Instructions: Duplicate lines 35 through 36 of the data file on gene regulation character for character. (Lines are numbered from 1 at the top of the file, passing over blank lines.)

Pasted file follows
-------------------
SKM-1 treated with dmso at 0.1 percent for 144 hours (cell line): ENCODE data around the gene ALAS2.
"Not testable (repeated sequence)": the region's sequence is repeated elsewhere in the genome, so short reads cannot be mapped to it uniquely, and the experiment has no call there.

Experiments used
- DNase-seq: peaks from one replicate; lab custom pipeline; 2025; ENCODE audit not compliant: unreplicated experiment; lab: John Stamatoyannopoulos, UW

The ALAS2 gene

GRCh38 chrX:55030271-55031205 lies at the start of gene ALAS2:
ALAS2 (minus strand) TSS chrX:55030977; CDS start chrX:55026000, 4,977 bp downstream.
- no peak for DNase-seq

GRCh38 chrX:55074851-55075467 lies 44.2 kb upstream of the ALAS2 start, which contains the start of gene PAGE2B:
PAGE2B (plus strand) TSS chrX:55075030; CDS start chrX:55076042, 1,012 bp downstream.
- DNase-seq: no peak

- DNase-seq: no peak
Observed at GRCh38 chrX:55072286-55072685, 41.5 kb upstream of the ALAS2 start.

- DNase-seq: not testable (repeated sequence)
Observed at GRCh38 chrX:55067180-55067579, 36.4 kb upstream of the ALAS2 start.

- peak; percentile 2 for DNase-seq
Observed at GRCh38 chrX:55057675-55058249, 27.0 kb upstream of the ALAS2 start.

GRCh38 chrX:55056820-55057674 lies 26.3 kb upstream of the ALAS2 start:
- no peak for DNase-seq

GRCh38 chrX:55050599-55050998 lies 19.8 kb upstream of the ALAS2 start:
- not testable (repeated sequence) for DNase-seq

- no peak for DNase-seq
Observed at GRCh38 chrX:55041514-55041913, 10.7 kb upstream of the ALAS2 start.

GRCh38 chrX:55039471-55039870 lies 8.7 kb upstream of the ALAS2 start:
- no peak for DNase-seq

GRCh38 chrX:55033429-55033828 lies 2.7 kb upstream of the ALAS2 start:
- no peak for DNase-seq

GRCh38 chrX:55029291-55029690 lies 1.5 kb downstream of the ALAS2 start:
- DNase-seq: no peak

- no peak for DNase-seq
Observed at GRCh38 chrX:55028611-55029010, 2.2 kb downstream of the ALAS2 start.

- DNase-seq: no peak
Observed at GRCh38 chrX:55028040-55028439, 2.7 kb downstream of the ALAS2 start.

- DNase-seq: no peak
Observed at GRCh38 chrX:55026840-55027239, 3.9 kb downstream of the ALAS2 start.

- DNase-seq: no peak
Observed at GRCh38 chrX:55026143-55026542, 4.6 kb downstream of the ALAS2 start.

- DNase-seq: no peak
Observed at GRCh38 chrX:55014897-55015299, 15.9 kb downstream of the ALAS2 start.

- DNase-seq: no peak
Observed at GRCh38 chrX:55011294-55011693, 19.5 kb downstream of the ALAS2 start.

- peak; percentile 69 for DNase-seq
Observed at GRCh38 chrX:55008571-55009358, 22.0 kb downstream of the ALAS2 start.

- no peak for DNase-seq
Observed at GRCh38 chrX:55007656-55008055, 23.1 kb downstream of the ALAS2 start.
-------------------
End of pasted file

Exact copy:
Observed at GRCh38 chrX:55026840-55027239, 3.9 kb downstream of the ALAS2 start.

- DNase-seq: no peak